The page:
Station Eleven by Emily St. John Mandel (Book Review)

Rating: ★★★★

“Because survival is insufficient.”

Star Trek, Featured in Station Eleven

Genre: Apocalyptic/Dystopian

Summary: “Set in the days of civilization’s collapse, Station Eleven tells the story of a Hollywood star, his would-be savior, and a nomadic group of actors roaming the scattered outposts of the Great Lakes region, risking everything for art and humanity.

“One snowy night a famous Hollywood actor slumps over and dies onstage during a production of King Lear. Hours later, the world as we know it begins to dissolve. Moving back and forth in time—from the actor’s early days as a film star to fifteen years in the future, when a theater troupe known as the Traveling Symphony roams the wasteland of what remains—this suspenseful, elegiac, spellbinding novel charts the strange twists of fate that connect five people: the actor, the man who tried to save him, the actor’s first wife, his oldest friend, and a young actress with the Traveling Symphony, caught in the crosshairs of a dangerous self-proclaimed prophet.” – Goodreads

My Review

Thinking back on this book, I can’t help but think it is too close to home in light of recent world events. However, I read this back in December, before the pandemic and when I thought this was just going to be a normal year. Station Eleven made me existential in ways I still cannot fathom. It forced me to think about the world and my place in it and what might happen in light of a world-collapsing natural disaster. This book was melancholy and optimistic and terrifying all at once, but overall, it was a phenomenal book that I highly recommend. 

My favorite thing about the series was the structure. The book begins at the start of a global pandemic known as the Georgia Flu. Months later, less than one percent of the human population remains. This book has intertwining timelines that take place before, during, and after the world-ending pandemic. I loved how the book cut between different periods, cutting the old with the new and slowly building a narrative of survival and life. The book manages to cut between the timelines flawlessly, weaving between the past, present, and future in a way that did not confuse the audience. Furthermore, it slowly revealed elements connecting the three protagonists without giving everything away right at the beginning. Thus, the structure of the book was flawless.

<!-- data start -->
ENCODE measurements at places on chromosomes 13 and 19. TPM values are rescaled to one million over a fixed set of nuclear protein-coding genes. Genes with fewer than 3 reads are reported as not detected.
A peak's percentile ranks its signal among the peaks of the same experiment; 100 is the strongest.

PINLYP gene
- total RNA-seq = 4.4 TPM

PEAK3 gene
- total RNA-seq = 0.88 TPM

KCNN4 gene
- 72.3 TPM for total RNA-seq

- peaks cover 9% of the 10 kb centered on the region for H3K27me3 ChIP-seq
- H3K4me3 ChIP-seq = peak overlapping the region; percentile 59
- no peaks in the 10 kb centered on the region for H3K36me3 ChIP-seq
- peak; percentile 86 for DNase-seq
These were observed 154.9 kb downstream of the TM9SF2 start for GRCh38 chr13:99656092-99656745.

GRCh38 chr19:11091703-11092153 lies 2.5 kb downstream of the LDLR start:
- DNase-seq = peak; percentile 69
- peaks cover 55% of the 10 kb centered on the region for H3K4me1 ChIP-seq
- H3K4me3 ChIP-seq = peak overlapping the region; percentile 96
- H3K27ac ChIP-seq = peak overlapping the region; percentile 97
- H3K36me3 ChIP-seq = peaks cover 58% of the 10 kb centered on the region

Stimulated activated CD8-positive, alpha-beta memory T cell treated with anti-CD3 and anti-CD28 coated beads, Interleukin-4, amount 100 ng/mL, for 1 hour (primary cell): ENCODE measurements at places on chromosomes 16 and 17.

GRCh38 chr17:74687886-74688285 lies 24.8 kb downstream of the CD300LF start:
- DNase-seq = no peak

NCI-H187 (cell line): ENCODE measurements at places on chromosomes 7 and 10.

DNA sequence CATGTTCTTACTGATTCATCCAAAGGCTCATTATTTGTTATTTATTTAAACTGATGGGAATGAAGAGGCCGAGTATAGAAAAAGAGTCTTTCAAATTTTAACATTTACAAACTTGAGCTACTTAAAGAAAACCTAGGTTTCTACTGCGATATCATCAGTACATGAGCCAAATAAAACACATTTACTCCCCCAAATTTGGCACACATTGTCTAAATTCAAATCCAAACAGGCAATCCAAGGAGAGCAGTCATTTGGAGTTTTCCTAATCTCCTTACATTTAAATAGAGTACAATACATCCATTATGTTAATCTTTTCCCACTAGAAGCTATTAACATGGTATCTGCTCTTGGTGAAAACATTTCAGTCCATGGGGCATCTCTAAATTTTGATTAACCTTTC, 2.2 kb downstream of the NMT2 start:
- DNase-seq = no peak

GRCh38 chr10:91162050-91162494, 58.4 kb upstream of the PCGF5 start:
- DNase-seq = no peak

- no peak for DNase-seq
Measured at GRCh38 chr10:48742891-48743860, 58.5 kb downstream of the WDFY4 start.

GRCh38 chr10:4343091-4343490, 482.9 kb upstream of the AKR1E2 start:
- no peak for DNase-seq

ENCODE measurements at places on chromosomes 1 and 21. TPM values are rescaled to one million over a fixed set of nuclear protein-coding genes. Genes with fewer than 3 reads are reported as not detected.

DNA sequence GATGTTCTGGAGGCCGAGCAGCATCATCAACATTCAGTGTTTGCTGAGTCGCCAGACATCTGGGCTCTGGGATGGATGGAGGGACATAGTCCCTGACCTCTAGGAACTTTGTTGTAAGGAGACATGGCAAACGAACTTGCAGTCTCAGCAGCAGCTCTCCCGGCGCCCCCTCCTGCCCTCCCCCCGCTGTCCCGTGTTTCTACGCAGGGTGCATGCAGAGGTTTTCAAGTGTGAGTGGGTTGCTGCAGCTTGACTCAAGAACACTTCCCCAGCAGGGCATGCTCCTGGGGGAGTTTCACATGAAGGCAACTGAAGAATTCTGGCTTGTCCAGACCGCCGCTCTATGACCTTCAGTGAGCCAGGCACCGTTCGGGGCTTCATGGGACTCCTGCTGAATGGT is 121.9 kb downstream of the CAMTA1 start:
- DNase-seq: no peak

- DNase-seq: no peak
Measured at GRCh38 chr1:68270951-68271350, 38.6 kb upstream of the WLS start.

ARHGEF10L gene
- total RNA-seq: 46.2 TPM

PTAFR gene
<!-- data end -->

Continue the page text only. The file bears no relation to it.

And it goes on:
Furthermore, I could not help but love the journeys of the main characters. The main character we are first introduced to, Jeevan Chaudhary, clearly has gone through massive personal growth by the time the story begins. However, before he reaches what he believes to be his full potential, the pandemic seemingly snatches it from him. The story follows some of his past as an entertainment journalist, some of his present as a future paramedic, and some of his unknown future, so as I read more and more, I could not help but become attached to this man’s story. 

The second main character, Kirsten, however, has a much more different story. Living 20 years after the collapse of society, Kirsten performs within a travelling Shakespeare company that goes from settlement to settlement entertaining. Kirsten’s story is flush with beautiful and melancholic imagery as she and her troupe prove that survival is not all that matters in the world. After everything that has happened and after the destruction of society as it was, Kirsten and her troupe still manage to spread hope and live to their surroundings, and I greatly enjoyed that. 

The third main character, movie star Arthur Leander, also had a fantastic story for a completely different reason. His was the story of his rise to the top and the subsequent collapse of his close connections. Without going into too much detail, I thought it was interesting seeing the relative importance of the little things in life, all while knowing, as the reader, that he would die of a heart attack only hours before the fatal flu. 

I honestly don’t have many negative things to say about Station Eleven, but the reason why it got four stars instead of five is that while reading the novel, at times it got too sad and existential. I would have to take breaks from reading it just to think and compose myself. It wasn’t even bawling-my-eyes-out sad. It was more of a slow sadness, elegiac and melancholy as it seeps through your mind. However, looking back, I do not regret feeling all of that because it forced me to think about the value of my own world as I know it. 

Overall, this book was absolutely phenomenal, with an intricate, perfectly designed storyline, fascinating and driven characters, and a narrative and imagery that forces the reader to think about their lives and their world. I greatly recommend this book if you are interested in a dystopian that is  existential, philosophical, and overall hopeful for the future of humanity as a whole.

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